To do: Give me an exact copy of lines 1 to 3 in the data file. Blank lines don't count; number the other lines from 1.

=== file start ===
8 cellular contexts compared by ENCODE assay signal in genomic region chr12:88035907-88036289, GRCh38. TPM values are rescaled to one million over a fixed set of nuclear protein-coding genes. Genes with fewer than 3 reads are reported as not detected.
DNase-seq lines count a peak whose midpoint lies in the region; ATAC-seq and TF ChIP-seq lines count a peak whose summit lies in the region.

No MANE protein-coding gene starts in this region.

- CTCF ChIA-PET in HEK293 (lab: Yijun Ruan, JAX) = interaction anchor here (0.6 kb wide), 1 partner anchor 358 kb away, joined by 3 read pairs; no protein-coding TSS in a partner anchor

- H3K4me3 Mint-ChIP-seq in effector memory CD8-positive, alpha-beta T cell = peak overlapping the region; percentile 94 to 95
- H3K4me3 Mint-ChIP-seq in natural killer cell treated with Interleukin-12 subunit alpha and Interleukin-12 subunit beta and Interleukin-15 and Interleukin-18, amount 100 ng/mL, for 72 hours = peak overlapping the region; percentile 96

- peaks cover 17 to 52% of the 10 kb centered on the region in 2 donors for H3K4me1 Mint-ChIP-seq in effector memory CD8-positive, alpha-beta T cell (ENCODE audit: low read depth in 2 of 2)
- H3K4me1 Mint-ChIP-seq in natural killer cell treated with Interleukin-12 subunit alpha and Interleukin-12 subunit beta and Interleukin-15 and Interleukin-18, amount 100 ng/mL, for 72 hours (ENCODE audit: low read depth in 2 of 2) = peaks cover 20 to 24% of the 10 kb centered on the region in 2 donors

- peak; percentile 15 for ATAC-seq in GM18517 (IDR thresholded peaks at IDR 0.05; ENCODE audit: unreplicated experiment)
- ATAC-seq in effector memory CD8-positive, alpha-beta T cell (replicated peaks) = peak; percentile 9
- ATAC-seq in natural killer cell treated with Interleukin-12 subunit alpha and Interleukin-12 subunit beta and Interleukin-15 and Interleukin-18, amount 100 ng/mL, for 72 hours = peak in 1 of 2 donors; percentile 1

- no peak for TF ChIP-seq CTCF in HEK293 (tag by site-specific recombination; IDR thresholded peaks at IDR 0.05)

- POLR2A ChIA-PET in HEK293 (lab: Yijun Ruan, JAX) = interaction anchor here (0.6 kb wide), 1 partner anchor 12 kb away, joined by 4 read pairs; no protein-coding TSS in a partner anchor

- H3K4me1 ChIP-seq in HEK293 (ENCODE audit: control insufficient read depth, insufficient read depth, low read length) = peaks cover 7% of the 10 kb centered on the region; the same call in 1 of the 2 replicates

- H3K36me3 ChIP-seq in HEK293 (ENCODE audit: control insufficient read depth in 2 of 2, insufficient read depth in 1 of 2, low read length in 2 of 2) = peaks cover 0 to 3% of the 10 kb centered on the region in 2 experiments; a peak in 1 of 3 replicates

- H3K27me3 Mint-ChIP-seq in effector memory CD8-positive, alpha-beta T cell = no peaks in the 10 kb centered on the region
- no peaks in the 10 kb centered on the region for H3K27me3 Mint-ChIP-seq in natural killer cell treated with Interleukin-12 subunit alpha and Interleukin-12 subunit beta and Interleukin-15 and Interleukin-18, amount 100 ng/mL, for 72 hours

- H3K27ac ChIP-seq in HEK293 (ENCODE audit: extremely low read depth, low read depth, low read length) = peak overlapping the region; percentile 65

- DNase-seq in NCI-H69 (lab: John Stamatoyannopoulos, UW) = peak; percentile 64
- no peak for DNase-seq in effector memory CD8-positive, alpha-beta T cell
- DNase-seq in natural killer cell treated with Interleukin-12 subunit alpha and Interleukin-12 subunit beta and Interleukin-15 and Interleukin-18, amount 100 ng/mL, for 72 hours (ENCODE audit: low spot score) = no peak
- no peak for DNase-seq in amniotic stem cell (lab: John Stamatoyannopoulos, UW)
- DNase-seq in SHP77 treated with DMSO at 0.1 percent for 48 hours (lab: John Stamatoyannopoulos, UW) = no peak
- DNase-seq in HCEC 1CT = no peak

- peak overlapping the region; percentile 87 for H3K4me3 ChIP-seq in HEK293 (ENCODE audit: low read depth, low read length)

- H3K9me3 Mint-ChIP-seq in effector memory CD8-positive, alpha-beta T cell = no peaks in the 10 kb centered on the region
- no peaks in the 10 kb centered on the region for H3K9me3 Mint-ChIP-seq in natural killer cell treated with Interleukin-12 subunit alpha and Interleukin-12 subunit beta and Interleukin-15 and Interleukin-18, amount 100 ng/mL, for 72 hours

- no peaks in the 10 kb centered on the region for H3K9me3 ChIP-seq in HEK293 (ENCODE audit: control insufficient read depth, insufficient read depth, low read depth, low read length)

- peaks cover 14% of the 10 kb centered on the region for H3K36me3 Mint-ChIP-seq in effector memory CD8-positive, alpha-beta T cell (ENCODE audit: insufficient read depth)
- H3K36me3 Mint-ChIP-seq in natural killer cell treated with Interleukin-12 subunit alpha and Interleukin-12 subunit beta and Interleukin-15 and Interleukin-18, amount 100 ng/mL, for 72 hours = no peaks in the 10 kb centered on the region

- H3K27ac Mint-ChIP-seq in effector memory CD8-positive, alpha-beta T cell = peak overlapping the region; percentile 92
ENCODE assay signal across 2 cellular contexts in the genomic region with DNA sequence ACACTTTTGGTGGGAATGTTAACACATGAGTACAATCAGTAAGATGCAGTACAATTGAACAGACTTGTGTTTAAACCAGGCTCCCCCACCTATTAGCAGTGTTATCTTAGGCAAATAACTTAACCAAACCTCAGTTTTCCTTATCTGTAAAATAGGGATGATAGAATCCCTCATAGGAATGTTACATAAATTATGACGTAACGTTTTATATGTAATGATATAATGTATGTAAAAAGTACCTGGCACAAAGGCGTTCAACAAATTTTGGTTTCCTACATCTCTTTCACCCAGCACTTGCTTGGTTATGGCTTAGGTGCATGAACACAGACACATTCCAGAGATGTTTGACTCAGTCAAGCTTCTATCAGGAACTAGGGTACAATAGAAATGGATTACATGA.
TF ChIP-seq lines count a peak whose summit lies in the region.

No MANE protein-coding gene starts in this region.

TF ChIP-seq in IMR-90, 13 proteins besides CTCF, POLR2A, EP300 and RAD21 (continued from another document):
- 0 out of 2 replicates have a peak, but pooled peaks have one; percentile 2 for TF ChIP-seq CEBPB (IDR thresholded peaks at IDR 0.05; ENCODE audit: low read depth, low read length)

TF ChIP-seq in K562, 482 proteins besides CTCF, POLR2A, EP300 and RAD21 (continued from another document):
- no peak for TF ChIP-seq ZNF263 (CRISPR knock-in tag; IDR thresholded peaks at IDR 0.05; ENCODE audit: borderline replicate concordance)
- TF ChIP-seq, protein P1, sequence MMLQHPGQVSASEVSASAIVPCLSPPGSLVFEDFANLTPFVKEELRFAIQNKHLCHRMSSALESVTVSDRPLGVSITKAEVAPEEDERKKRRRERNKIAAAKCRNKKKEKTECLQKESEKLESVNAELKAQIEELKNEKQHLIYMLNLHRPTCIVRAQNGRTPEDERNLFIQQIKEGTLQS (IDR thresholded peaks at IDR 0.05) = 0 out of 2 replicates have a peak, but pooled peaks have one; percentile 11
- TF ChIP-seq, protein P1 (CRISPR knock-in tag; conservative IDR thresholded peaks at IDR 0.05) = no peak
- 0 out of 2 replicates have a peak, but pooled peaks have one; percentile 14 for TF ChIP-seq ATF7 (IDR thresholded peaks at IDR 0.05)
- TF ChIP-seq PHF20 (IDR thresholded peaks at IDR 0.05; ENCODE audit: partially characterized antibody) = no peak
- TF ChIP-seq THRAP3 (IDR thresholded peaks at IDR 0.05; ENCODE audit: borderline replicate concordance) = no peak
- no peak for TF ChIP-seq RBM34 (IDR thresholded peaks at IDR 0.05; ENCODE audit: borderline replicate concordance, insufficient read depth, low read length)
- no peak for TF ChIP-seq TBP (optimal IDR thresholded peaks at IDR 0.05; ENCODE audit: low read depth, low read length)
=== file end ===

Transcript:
8 cellular contexts compared by ENCODE assay signal in genomic region chr12:88035907-88036289, GRCh38. TPM values are rescaled to one million over a fixed set of nuclear protein-coding genes. Genes with fewer than 3 reads are reported as not detected.
DNase-seq lines count a peak whose midpoint lies in the region; ATAC-seq and TF ChIP-seq lines count a peak whose summit lies in the region.

No MANE protein-coding gene starts in this region.